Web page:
Number 2. Telephones. A non-published or unlisted telephone number once freed you from bombardment by unwanted phone calls. Now, telemarketers and robocallers are relentless. I block more calls on my phones than offensive tackle, Trent Williams does on the football field; but they keep calling. And while we’re on the subject of phones, I long for the days of one phone number per home. A good old landline. I could call the home of a relative or friend and if the person I was calling weren’t there someone would usually answer the phone and tell me that. Now, if I phone someone, it’s likely the call goes to a cell phone. If I reach voicemail or get no answer, and urgently need to speak with someone else – anyone else – in the household I have to call a second, third, or sometimes a fourth number before someone answers their phone. That’s because everyone in the household who is out of diapers has a phone and each of them has a different number.
I have no choice but to live with the issues I’ve cited above. But if there is anything that makes me hope that when the New Year rolls in at midnight, I will awaken to discover that like Rip Van Winkle I had been asleep for a long time and it was all nightmares, it is the Number 1 item on my if-I-could-turn-back-the-hands-of-time list.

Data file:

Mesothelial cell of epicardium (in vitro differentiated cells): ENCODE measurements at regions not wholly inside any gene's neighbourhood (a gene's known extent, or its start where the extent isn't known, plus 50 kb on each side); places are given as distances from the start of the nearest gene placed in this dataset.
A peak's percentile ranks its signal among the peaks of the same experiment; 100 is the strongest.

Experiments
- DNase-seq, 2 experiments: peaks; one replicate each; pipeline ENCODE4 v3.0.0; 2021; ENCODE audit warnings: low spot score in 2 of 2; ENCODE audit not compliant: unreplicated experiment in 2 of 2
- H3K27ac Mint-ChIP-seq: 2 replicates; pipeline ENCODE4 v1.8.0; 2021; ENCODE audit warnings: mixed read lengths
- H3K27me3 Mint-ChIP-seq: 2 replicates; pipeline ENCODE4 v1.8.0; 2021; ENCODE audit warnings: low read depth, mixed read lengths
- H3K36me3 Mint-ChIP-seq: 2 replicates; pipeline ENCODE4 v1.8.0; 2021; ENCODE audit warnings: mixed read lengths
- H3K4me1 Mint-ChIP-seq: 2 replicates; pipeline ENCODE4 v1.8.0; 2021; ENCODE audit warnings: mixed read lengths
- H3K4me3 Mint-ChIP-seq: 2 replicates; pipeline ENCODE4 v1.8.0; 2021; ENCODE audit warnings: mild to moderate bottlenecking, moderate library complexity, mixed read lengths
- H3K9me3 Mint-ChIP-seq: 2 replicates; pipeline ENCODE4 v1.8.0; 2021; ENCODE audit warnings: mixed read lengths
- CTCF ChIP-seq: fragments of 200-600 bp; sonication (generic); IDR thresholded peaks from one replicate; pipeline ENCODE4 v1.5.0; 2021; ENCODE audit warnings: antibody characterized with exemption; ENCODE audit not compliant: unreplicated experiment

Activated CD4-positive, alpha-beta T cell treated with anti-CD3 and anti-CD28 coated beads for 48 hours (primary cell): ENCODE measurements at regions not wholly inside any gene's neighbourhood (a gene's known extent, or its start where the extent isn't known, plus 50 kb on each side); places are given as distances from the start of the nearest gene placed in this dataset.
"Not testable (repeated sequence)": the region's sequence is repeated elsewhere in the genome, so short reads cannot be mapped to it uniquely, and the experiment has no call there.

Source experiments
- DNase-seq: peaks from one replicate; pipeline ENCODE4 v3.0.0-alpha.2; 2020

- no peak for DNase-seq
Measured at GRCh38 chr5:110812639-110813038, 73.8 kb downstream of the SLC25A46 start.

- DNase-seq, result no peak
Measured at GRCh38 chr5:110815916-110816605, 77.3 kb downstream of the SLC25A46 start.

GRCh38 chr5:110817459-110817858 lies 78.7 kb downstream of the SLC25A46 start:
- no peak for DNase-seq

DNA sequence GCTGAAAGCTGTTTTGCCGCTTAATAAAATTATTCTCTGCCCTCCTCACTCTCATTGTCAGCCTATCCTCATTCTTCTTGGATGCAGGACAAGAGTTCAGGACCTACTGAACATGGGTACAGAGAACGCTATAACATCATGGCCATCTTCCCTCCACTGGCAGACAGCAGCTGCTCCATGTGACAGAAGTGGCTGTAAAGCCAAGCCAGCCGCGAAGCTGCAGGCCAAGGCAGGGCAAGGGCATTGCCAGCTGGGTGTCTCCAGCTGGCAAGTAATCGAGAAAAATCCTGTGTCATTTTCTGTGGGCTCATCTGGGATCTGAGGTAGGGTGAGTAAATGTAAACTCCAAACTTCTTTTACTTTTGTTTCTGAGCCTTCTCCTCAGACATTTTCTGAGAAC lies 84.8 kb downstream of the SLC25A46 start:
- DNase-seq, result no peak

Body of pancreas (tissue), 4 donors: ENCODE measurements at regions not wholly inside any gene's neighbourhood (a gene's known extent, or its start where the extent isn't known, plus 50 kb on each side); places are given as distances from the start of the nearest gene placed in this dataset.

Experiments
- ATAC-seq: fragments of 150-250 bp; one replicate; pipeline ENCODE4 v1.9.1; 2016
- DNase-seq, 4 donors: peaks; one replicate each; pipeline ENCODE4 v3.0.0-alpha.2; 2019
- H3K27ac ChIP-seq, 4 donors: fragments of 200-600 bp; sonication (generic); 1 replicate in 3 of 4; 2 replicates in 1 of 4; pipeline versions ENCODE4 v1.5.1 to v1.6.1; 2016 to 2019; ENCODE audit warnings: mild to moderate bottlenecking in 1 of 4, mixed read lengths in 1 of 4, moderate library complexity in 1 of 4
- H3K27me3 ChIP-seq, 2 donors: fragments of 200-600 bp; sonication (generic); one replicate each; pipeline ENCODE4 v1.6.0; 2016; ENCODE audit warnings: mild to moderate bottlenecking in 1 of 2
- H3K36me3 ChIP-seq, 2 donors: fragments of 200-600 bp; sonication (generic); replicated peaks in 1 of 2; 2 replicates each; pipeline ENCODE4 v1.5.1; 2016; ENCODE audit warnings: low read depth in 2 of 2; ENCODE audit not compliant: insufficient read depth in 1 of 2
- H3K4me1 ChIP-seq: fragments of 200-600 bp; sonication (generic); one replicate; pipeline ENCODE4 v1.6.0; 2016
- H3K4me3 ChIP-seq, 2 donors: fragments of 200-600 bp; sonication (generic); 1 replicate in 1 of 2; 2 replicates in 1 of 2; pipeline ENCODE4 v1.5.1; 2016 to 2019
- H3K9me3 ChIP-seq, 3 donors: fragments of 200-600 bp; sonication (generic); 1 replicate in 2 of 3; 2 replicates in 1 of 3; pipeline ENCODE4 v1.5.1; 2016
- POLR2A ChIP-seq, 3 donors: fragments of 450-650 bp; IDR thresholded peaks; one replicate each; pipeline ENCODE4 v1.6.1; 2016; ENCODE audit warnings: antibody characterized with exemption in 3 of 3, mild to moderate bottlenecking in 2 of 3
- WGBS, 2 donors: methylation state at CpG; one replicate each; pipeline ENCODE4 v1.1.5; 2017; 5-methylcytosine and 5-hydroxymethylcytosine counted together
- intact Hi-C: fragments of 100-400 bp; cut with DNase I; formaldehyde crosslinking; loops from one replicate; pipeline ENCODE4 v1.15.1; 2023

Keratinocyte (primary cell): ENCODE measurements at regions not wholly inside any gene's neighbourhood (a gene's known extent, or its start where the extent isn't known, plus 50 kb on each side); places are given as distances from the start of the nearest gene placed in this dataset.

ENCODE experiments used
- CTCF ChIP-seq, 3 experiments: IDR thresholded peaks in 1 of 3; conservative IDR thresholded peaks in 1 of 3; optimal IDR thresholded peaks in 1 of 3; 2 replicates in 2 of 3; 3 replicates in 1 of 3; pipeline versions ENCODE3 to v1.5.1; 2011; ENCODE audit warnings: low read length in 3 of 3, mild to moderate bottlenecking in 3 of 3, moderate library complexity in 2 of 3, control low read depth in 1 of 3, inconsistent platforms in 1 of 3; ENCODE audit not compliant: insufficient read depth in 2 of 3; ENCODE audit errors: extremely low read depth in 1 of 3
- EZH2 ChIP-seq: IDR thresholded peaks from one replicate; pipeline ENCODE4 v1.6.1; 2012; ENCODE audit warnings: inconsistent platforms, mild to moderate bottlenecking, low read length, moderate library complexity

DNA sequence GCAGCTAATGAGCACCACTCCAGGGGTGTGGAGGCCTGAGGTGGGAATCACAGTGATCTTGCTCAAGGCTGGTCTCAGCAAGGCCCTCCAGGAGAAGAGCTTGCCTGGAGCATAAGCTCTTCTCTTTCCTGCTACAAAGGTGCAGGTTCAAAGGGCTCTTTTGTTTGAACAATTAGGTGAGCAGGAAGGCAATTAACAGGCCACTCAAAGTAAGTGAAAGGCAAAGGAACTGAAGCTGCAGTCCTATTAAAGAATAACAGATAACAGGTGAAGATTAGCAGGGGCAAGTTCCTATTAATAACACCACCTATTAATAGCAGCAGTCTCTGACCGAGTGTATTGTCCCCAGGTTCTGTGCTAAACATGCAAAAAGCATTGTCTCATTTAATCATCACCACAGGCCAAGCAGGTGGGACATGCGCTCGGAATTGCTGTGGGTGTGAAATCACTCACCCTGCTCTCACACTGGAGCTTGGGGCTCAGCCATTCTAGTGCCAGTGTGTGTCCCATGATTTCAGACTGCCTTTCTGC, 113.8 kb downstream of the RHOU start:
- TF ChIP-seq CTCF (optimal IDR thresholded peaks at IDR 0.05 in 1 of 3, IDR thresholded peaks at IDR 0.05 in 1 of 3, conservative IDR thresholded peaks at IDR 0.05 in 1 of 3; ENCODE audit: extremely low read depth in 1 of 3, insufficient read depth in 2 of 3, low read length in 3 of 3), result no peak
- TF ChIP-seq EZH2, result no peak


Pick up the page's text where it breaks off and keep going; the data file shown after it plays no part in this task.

Number 1. There was a different outcome to the 2016 presidential election.
Happy New Year!
I’ve seen where many people wish Happy Birthday, Happy Anniversary or post other heartfelt greetings to their deceased loved ones on social media; and if that works for them, that’s fine. But I can’t help but wonder – why?
When my mother’s birthday arrives in three weeks, I won’t wish her Happy Birthday on Facebook nor will I post it in any other public place. Because if the Bible is to be believed – that the dead know nothing (Ecclesiastes 9:5) – then mother won’t know that I wish her a Happy Birthday anyway. And as much as she expressed her disdain for social media when she was alive – by the off-chance that there is Facebook in the hereafter, she surely would have nothing to do with it.
My mother’s chosen religion forbids their members from acknowledging birthdays and other so-called pagan holidays; so when she was alive wishing her happiness on such an occasion often led to a repetitive interchange between us.
Mother would say, “You know I don’t celebrate (whatever the holiday in question).” And I would protest, “But I do.” The conversation usually ended there, until the next time. Yet, to my pleasure, she never refused to accept the cards or gifts that I gave her on those days. And she always (perhaps begrudgingly, although she didn’t show it) acknowledged the gesture with a polite, “Thank you.”
I regretted the fact that mother would not allow me to take her out to dinner, to a stage play, or someplace special on her birthday, but it bothered me more on Mother’s Day. Even before I became a mother, I relished Mother’s Day and considered the day to be a special occasion for honoring and showing reverence to all mothers and especially good mothers like mine.